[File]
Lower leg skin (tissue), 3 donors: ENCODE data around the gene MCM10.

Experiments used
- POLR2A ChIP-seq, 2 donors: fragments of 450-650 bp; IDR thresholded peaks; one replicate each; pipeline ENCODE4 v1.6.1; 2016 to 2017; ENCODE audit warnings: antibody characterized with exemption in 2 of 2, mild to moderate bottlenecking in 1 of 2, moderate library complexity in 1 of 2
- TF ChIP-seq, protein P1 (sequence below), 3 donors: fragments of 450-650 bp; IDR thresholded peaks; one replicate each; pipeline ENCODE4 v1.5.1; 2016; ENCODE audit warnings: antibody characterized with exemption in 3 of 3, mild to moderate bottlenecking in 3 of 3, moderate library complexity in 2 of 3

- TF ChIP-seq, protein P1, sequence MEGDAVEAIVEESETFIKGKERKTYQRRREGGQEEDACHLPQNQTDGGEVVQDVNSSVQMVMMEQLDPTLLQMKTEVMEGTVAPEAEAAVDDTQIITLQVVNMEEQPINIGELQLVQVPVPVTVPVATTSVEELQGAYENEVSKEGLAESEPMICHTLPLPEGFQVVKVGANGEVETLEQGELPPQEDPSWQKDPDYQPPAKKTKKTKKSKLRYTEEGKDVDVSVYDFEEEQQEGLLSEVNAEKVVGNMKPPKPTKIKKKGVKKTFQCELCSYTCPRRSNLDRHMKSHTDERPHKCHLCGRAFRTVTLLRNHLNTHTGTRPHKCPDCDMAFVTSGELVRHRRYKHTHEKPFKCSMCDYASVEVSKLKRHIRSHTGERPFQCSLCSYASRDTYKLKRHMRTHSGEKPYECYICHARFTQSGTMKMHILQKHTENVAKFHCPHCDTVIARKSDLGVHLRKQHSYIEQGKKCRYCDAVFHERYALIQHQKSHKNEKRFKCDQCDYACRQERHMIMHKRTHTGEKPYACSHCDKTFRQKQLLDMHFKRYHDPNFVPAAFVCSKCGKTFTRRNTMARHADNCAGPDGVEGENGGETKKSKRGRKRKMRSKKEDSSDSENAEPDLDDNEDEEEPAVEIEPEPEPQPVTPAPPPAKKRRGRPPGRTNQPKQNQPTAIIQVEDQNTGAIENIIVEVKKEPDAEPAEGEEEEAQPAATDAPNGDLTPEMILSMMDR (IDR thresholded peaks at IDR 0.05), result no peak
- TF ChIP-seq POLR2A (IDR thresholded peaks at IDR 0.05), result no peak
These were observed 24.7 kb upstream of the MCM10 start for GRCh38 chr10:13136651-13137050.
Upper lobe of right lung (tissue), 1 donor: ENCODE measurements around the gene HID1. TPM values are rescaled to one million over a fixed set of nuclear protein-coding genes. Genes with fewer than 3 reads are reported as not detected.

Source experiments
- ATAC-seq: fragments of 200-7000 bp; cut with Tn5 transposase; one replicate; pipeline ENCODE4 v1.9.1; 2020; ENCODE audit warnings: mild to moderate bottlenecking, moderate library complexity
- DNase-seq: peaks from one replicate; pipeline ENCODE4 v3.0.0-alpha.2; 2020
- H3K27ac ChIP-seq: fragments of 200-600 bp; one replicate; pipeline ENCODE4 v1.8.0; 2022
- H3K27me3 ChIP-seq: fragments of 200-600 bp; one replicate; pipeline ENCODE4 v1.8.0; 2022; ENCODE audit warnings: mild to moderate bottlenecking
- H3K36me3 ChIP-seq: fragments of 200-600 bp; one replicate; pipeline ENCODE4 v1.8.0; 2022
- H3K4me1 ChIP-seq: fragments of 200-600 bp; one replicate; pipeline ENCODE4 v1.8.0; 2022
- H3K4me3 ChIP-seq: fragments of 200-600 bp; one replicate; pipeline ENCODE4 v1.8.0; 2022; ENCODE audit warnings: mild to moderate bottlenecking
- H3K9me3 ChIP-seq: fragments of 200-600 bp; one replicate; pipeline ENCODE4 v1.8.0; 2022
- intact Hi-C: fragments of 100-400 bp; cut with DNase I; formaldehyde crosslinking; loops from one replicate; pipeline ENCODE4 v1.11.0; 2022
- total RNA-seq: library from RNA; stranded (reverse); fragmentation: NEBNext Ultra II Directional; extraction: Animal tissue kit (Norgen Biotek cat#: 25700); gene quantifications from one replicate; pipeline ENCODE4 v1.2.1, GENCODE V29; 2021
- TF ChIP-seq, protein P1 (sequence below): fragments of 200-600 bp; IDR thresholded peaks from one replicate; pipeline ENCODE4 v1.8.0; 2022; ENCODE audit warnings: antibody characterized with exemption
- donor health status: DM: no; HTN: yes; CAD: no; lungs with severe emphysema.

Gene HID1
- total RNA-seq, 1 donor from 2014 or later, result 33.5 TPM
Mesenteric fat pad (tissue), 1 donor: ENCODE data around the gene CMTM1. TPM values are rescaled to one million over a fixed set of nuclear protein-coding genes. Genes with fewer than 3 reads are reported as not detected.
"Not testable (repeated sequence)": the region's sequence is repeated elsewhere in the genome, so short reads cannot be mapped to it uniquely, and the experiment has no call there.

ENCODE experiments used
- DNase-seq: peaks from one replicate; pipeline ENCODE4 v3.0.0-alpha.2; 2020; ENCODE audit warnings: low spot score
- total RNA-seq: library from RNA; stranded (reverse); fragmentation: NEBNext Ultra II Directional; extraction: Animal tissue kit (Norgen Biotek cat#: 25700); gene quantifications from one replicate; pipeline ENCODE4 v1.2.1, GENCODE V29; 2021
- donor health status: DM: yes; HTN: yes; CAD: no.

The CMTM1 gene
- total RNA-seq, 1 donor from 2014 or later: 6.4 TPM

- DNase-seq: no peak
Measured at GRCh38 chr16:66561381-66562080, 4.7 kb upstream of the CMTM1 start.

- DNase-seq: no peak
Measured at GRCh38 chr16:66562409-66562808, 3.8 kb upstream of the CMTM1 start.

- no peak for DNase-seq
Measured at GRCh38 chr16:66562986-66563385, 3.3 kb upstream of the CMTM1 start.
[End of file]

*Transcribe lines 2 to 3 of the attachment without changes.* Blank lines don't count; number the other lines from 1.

Experiments used
- POLR2A ChIP-seq, 2 donors: fragments of 450-650 bp; IDR thresholded peaks; one replicate each; pipeline ENCODE4 v1.6.1; 2016 to 2017; ENCODE audit warnings: antibody characterized with exemption in 2 of 2, mild to moderate bottlenecking in 1 of 2, moderate library complexity in 1 of 2